Hydroid Wins $7M MK18 Contract for US Navy | Swedish Defense Contracts Saab for HMD System | Britain to Be a Global Repair Hub for F-35 Components
- US weapon exports for FY 2016 have hit $33.6 billion, down $13 billion from last year. While the drop was expected, DSCA head Vice Adm. Joseph Rixey argued that the total overall figure is not a barometer his agency uses to judge its success, as sales were a fundamental result of foreign policy, stating “It’s nothing more than a tool for us to anticipate what we’re going to anticipate and work with.” Rixey also pointed out that if the long-awaited sale of fighter jets to Kuwait, Qatar and Bahrain had been cleared in 2016, as many had expected, the total would have eclipsed the record-setting year of 2015.
- Hydroid has won a $7 million US Navy contract for work on the MK18 Kingfish underwater drone. The contract modification exercises a third-year option for engineering support and training services for the Kingfish’s Mod 1 and Mod 2. Offering better endurance and area coverage rates than its Swordfish predecessor, the Kingfish system supports very shallow water missions, very shallow mine countermeasures and underwater object localization tools.
Middle East & North Africa
- Head of the Saudi Royal Air Force, Gen. Muhammad bin Saleh Al Qtaibi, has expressed his country’s interest in purchasing Pakistani aircraft. Al Qtaibi is on an official visit to Pakistan to discuss ongoing security issues in the region, but expressed Saudi intentions towards a hefty procurement of JF-17 Thunder multi-role fighters and Super Mushshak trainers. The Saudis already operate approximately 20 Super Mushshaks but the prospect of a significant export order for JF-17s from the Gulf kingdom adds to the fighter’s growing interest abroad.
- Turkey has committed to looking everywhere for a long-range missile defense system, including Russia, if its plan to develop one locally takes too long. Ismail Demir, undersecretary for defence industries, made the comments during a news conference in Ankara yesterday. Due to pressure from fellow NATO members, Turkey dropped a $3.4 billion tender for such a system last year after it had provisionally awarded China the deal. But with tensions mounting between Western allies, particularly over Washington’s support for Kurdish fighters operating in Syria, a reorientation toward Russian or Chinese suppliers may be more than just mild flirtation.
- The Swedish Defence Material Administration (FMV), Stockholm’s procurement agency, has contracted Saab to provide an advanced helmet mounted display (HMD) system, known as Targo. Valued at $13.2 million, the HMDs will be manufactured and supplied by the Brazilian company AEL Sistemas (AEL) and used on the Swedish Air Force’s Gripen E fighters. The same HMD system has also been selected for Brazil’s Gripen fighters.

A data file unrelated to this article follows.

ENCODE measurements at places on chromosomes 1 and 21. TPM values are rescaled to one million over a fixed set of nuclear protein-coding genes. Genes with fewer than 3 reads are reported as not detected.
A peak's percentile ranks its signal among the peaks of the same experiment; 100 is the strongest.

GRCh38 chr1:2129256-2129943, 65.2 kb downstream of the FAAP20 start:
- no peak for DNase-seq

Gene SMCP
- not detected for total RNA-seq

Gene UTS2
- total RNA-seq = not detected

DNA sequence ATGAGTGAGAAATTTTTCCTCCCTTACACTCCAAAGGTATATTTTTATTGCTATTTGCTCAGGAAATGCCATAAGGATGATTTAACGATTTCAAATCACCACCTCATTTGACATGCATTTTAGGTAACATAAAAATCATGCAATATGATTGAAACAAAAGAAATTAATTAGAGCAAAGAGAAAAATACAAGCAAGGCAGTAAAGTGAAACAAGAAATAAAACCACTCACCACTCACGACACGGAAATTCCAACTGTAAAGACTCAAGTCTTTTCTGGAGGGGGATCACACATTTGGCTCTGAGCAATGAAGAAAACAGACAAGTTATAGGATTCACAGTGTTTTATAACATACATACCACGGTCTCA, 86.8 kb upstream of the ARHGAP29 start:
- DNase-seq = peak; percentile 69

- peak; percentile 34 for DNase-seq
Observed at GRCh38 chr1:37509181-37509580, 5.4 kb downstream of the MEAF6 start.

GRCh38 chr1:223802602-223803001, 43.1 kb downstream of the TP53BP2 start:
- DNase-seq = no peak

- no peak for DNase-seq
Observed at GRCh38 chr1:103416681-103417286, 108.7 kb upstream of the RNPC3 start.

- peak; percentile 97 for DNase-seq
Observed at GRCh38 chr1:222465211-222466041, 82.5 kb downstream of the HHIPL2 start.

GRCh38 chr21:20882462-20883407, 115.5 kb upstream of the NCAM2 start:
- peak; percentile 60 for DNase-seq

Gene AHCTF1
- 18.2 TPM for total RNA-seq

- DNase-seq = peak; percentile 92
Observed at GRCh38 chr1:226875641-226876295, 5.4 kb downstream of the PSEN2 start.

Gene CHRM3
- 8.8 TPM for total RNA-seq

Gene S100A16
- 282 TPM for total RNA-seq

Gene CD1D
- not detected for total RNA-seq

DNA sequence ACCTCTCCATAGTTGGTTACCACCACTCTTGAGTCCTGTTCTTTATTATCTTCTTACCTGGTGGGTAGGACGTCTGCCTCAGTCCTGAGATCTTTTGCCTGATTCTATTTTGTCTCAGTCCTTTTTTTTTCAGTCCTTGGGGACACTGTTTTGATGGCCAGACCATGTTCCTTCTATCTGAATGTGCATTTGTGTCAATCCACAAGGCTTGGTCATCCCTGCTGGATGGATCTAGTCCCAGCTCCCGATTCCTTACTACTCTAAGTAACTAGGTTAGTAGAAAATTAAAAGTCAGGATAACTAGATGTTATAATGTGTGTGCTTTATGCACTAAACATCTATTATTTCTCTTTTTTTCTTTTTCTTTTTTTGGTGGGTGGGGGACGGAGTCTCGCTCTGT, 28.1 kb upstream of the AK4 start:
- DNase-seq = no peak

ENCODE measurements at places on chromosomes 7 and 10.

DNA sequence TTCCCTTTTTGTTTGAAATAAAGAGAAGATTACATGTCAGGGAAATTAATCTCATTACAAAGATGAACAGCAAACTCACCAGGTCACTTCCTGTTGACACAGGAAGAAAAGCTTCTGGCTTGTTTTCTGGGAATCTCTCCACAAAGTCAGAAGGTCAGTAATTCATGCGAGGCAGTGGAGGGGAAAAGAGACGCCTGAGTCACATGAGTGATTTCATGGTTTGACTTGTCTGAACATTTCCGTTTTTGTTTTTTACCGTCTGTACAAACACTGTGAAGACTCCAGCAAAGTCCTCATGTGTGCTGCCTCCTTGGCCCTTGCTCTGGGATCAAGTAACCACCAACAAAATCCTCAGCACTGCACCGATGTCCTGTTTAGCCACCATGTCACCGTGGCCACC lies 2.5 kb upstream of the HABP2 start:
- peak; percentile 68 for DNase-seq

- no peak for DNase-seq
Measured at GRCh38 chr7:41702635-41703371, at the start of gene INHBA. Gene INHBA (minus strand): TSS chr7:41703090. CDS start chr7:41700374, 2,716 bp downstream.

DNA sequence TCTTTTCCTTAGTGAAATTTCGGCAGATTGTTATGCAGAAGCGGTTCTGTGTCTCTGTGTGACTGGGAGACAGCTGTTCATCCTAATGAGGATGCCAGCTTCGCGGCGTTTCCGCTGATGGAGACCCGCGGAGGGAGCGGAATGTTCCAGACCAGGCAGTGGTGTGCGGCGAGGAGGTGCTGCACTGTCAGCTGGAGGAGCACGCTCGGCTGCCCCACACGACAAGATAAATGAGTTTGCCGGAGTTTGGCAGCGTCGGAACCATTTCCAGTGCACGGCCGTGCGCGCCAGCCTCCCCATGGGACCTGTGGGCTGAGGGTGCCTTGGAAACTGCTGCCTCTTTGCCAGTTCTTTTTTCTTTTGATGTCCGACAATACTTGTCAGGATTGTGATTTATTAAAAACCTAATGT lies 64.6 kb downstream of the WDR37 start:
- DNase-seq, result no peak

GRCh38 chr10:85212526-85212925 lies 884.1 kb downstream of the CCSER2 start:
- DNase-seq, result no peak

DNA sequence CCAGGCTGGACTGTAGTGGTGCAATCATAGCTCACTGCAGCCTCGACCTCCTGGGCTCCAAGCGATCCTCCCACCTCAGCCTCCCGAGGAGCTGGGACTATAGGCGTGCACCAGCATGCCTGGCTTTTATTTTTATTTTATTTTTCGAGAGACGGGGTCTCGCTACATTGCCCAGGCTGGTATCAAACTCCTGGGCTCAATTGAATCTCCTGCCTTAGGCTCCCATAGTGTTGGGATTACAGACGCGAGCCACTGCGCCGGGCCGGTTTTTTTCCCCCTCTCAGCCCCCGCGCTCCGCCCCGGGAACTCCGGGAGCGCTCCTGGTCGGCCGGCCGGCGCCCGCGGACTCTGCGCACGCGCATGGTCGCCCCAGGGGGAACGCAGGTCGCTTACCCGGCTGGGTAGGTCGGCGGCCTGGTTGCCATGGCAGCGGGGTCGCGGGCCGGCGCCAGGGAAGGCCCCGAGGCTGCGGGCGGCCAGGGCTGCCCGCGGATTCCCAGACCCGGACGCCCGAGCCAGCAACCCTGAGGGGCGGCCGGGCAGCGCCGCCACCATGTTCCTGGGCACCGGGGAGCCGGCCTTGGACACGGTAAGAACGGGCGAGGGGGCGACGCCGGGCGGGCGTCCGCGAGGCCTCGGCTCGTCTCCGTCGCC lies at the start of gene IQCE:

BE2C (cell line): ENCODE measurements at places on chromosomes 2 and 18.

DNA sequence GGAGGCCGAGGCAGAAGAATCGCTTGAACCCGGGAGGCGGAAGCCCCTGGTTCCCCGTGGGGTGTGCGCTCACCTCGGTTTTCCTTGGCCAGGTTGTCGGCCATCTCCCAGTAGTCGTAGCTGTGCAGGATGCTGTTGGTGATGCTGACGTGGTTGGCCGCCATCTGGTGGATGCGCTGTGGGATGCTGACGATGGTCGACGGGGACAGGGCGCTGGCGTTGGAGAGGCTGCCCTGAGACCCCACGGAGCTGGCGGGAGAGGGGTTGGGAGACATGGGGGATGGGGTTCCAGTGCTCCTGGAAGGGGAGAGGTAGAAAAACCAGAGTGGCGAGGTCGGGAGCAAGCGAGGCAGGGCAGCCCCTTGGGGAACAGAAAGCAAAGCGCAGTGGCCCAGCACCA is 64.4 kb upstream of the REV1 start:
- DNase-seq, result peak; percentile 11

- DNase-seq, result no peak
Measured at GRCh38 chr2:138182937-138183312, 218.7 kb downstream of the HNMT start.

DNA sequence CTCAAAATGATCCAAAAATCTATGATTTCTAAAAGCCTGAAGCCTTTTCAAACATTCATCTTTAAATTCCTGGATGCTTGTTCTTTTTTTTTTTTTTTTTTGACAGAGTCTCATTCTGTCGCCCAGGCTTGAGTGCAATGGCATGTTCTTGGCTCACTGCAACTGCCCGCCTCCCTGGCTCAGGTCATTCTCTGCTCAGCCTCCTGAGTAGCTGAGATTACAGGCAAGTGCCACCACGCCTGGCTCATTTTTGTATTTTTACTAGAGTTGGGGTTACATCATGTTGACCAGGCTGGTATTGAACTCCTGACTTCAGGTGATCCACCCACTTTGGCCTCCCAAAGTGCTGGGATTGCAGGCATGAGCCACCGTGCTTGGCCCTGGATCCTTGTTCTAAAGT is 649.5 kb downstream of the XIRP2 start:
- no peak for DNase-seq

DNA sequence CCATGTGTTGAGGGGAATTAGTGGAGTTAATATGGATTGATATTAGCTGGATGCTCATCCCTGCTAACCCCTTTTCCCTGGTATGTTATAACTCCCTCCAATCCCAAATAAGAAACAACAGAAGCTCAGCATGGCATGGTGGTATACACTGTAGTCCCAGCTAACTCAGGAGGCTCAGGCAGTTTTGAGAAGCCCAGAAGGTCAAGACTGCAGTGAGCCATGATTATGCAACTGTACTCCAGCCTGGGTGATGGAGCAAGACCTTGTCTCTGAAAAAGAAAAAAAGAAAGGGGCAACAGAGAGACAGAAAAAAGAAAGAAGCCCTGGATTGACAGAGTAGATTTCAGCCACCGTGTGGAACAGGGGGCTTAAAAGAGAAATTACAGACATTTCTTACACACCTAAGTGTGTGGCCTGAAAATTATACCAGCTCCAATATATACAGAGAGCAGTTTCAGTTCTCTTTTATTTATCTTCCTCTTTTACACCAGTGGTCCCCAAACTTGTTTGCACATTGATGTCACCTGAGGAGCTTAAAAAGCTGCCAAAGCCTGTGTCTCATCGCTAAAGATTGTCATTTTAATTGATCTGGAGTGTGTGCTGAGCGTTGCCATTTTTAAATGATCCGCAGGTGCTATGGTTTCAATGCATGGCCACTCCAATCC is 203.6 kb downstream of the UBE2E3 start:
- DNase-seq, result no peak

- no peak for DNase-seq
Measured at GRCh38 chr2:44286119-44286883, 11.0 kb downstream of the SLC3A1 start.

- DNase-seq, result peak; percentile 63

- Britain has been selected as a global repair hub providing maintenance, repair, overhaul and upgrade services for F-35 fighter avionic and aircraft components. The move is expected to generate hundreds of millions of pounds for the UK defense industry with the potential to unlock more than 2 billion pounds of future F-35 support revenue over the lifetime of the program. Centered in Wales, the work will be conducted by a partnership enterprise between Defence Electronics & Components Agency (DECA), BAE Systems and Northrop Grumman, supported by key F-35 Original Equipment Manufacturers.
- India’s Defense Acquisition Council (DAC) has approved the purchase of 83 Tejas Mk 1A fighters and 15 Light Combat Helicopters (LCH), marking the first clearances under the Indigenous Design Development and Manufacturing (IDDM) category. However, it was also reported that a hotly expected decision on whether New Delhi would sign off on purchasing 12 US-2 amphibious aircraft from Japan was deferred. DAC also cleared India’s new blacklisting policy.
- Following a US State Department block on the sale of 26,000 assault rifles to the Philippines, the archipelago’s hard-man President Rodrigo Duterte has cancelled the sale outright. The guns had been destined for use by the Philippine National Police, who, since Dutetre assumed office in June, have been pursuing an aggressive anti-drugs policy which has seen thousands of suspected drug dealers and addicts murdered. Duterte has suggested that replacement rifles could be cheaply procured from Russia instead.
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